I came across this video1 about the Mars 2020 Perseverance rover mission, especially the atmospheric entry phase.

It says between about 03:50 and 05:00 that the atmospheric lifting entry at an angle of 16 degrees is achieved by dropping weights on one side of the spacecraft (two 75kg tungsten weights) offsetting center of mass where it has to be, to reach this 16 degrees inclination.

One region of the ablative heat shield, always the same region, must dissipate more heat, whatever the roll attitude of the spacecraft.

Is the heat shield a perfect body of revolution? Or is the thickness of the ablative material varying depending on the areas that dissipate more or less heat? If so or not, why or why not?

1Comment le rover Perseverance va se poser sur Mars video is en Français but with Google auto-translated closed captions in English available, viz. https://i.stack.imgur.com/RWcIT.jpg

enter image description here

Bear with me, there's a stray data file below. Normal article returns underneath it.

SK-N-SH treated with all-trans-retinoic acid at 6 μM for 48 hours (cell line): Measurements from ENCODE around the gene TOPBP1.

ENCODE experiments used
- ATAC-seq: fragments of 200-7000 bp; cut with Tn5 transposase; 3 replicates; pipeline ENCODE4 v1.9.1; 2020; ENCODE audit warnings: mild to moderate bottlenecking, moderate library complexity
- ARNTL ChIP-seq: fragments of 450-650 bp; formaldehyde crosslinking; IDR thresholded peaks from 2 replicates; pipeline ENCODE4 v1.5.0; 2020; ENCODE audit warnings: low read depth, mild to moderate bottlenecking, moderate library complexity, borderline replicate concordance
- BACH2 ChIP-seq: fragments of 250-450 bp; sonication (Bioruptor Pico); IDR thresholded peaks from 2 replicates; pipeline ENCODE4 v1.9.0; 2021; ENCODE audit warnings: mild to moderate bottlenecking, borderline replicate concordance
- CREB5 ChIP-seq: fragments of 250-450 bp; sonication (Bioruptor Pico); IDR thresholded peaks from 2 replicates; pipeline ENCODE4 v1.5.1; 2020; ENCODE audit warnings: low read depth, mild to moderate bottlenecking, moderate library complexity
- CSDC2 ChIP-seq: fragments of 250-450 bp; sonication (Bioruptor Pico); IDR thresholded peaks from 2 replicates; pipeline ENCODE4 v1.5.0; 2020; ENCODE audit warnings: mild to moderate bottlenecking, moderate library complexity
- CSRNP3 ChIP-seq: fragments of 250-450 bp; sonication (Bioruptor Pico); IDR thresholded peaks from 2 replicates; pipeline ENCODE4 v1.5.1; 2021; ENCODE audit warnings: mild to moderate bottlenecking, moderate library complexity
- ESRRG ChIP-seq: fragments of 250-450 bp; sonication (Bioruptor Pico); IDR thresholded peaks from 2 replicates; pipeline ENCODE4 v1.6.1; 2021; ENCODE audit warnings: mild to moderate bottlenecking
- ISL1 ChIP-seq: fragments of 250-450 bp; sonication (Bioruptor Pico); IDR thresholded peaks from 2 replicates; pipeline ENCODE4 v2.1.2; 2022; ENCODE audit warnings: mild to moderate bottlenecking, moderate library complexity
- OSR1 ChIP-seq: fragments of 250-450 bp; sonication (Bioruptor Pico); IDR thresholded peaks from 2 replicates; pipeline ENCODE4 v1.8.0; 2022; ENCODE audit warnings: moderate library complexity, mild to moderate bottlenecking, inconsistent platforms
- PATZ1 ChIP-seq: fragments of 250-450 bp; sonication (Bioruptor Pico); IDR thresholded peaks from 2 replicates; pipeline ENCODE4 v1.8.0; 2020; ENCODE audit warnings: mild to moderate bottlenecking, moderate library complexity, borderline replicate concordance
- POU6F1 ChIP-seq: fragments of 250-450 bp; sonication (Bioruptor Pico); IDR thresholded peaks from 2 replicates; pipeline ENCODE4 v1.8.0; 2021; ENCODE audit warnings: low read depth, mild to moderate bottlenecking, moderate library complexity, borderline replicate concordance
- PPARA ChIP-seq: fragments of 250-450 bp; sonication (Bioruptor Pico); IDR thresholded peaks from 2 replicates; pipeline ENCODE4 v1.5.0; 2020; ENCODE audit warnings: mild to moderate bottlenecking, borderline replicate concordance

underlying concern here is : since two sets of tungsten weights are dropped, one just before atmospheric entry, and the other just after reaching subsonic velocity, optimising heat shield's thickness could reduce heat shield (and first and second ballast) total mass.

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    $\begingroup$ thanks for the edit $\endgroup$ – qq jkztd Feb 7 at 13:57
  • $\begingroup$ cool question! ;-) $\endgroup$ – uhoh Feb 7 at 16:19
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    $\begingroup$ @CarlWitthoft I added image from same source, there is heating asymmetry due to lifting entry. (one side of the heat shield is more normal to incoming atmosphere than the other) $\endgroup$ – qq jkztd Feb 8 at 15:11
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    $\begingroup$ I found this quote about the MSL (Curiosity) heatshield: "A uniform heatshield thickness was specified within mass constraints rather than the usual method of sizing the TPS to surface heating conditions; this strategy was chosen due to the late change in heatshield material" (Edquist et al.) $\endgroup$ – KarlKastor Feb 9 at 1:09
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    $\begingroup$ @qqjkztd Here's the paper as a free pdf from nasa.gov. $\endgroup$ – KarlKastor Feb 9 at 23:03

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